quality in one of the few glitches in the program. The hosts were about to interrupt him when it looked like he’d finished
his aria, but he shook his finger mischievously at them, indicating that the cabaletta to the song was yet to come.
The women wore beautiful gowns but dressing down was the order of the day for the men. For instance, we got the hunky Jonas
Kaufmann in jeans and a v-neck sweater. It struck me as a bit ironic that the most informal outfit – short-sleeve shirt,
not tucked in but hanging loosely over his considerable girth – was worn by Bryn Terfel, the singer who was consistently
referred to by his formal title of "Sir." I found it amusing – and somewhat reassuring – to see that most of the
men, without make up and costumes, looked a lot older and plainer in real life than they do in their publicity photos.
It came as a pleasant surprise to me that some of the singers accompanied themselves at the piano. This was astonishing
in the case of Erin Morley who managed to run her fingers up and down the keyboard while tossing off the fiendishly demanding
coloratura of an aria from Donizetti’s La Fille du Regiment. When her hands were free for a few seconds while
her voice trilled, she held up a sign "Vive Le Met!" The male singer/pianists particularly amazed me. I don’t
know why. I guess I always figured that male opera stars wouldn’t be bothered learning to play the piano. I thought
they’d consider it beneath them. (Luciano Pavarotti couldn’t even read music, they say.) So it was impressive
to see some of them sit down and produce excellent accompaniment to their own singing.
As did Matthew Polenzani for his rendering of "Danny Boy." That piece always brings me close to tears – even if not
sung as sweetly as it was by Mr. Polenzani – so it was a delightful change of mood when a smattering of applause at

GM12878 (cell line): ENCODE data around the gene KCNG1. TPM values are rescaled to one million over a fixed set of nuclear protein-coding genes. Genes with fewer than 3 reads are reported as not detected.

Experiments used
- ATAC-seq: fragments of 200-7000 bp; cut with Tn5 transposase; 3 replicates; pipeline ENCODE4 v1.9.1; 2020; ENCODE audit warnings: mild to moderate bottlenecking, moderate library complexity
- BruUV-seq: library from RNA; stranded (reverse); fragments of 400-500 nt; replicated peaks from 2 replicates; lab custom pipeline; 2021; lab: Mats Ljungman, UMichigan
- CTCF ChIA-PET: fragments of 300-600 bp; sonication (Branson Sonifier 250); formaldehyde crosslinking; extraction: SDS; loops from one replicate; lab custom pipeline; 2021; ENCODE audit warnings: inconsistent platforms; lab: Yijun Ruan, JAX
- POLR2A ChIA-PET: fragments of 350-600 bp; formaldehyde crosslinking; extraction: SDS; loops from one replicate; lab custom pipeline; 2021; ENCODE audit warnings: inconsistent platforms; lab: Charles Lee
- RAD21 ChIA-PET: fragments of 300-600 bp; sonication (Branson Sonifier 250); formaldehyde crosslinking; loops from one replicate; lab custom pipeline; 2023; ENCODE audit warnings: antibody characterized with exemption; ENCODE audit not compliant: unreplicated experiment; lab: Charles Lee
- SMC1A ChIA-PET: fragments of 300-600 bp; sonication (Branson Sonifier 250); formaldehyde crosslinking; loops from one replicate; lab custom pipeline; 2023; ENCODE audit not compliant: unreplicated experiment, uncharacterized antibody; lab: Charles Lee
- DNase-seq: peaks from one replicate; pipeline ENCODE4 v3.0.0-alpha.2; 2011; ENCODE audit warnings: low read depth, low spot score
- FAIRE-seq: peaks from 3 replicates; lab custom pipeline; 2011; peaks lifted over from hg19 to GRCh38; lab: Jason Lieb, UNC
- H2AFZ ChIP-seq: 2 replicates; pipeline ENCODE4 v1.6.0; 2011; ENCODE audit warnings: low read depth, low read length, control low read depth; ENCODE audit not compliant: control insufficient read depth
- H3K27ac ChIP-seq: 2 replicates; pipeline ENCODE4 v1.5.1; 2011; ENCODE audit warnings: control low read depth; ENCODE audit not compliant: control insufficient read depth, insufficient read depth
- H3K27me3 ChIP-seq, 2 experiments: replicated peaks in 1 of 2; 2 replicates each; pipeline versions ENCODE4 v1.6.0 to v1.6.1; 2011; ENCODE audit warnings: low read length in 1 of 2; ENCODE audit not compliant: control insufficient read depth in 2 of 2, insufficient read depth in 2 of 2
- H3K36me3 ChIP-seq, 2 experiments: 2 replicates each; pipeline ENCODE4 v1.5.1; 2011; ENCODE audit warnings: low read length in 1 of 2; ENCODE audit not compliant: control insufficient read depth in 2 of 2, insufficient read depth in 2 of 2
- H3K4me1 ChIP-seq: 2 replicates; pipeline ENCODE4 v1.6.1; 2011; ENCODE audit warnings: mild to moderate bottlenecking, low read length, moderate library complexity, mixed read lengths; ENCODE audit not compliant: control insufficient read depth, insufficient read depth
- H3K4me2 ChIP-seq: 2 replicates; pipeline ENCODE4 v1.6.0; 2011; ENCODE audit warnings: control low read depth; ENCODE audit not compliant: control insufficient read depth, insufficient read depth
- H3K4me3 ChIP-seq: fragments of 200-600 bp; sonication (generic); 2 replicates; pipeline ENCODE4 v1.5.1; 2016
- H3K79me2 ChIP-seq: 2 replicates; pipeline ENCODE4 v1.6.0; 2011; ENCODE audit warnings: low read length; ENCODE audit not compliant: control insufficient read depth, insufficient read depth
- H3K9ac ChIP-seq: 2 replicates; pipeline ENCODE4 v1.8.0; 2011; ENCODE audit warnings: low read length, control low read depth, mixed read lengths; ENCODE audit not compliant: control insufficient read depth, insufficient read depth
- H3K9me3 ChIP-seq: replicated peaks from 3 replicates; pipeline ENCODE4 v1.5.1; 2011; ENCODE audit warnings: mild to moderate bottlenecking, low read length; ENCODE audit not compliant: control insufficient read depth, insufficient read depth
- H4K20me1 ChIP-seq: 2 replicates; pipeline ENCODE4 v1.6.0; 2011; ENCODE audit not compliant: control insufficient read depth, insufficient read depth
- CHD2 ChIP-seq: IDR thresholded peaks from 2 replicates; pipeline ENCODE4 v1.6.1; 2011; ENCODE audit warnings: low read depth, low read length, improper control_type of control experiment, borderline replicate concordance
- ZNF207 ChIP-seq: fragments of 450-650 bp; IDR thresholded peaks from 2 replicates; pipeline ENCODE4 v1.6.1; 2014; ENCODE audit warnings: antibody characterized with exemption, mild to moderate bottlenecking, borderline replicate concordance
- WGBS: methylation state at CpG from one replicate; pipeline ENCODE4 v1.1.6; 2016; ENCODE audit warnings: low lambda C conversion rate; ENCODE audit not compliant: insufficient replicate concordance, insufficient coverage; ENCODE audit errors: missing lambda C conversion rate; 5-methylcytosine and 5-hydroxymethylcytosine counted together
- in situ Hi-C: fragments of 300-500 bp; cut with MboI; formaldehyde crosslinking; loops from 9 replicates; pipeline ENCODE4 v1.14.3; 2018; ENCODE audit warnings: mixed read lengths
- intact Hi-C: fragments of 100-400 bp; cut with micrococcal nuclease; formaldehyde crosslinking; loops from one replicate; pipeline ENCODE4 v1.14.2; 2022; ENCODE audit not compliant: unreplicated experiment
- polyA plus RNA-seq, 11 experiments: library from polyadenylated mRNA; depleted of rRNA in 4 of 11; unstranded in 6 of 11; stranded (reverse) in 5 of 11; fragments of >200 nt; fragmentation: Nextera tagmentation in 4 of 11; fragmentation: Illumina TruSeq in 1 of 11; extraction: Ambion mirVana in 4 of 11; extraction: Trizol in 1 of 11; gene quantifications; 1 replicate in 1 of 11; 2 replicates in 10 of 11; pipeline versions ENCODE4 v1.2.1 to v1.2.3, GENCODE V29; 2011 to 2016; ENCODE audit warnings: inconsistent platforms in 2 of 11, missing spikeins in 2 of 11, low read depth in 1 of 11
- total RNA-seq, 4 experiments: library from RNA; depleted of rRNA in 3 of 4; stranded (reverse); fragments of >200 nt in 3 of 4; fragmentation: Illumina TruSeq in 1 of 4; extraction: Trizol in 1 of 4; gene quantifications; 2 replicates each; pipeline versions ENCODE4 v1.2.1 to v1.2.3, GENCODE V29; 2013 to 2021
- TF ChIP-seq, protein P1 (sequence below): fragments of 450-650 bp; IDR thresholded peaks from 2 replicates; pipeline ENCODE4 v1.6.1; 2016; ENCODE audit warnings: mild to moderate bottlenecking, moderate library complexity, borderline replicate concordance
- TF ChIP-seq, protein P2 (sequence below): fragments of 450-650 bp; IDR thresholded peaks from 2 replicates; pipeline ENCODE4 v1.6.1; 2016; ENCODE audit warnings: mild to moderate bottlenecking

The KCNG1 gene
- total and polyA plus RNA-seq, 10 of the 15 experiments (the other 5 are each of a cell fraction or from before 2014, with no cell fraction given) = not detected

the end of the song caused him to laughingly acknowledge his family listening upstairs. A similar reminder of family life
came when their two small children came rushing in at the end of the duet by Ms. Damrau and Mr. Testé. Given that the duet had featured one particularly unsavoury instance of seduction from Don Giovanni,
it was good to be reminded of certain realities that over-ride the operatic fiction.
On the whole, I’d say that the performances that involved the least "acting" came off better. Granted, it would have
been difficult to sing some of the numbers without a bit of acting – particularly the duets that involved a struggle
between the characters – but the intimacy of the settings and the immediacy of the camera tended to produce the effect
of mugging and over-acting. Most of the singers were, of course, well known. Among the newer ones – to me – one
standout was Lisette Oropesa. I may have heard her on Met radio broadcasts but this performance lodged her art indelibly in
my memory: such incredible fluidity and agility, squeezing in notes in rapid runs where there didn’t seem to be room
for any more notes! Quinn Kelsey, of course, is a familiar name but it was a special treat for some of us – corny as
it may be to admit this – to have his appearance from Toronto as yet another contribution to the Canadian content first
established by Maestro Nézet-Séguin.
A couple of performances by the Met orchestra itself, without any singing, offered tiny glimpses of the various players,
Zoom style. Seeing the individual performers briefly made you appreciate the intricacy of the compositions much more than
when you see the musicians en masse. The sight of the brass players and the percussionist performing from their
apartments made me wonder about their neighbours, but Javier Camerana addressed that when he pointed out that his neighbours
in Switzerland were being very kind about his singing at 11 p.m.
One of the most gorgeous offerings featured the chorus with the inevitable – you guessed it! – "Va pensiero"from
Verdi’s Nabucco. What a novelty to hear that gorgeous music as produced by, for instance, a guy sitting
on his couch in jeans and black shirt while playing his bassoon, and a good-looking young male singer in a straw cowboy hat!
The commentary around the performances made much of the community of singers and the feeling of the Met as a family. All
well and good, but I couldn’t help wondering about the people who weren’t asked to perform. There must have been
at least another fifty of them who could have been included. Did they, sitting at home, feel like the Met was one, big, happy
family? (Similar thoughts often come to mind while watching of the Academy Awards.) Perhaps not. Still, it was good to see
the spirit of conviviality emphasized, rather than the sense of rivalry that used to be associated with opera stars.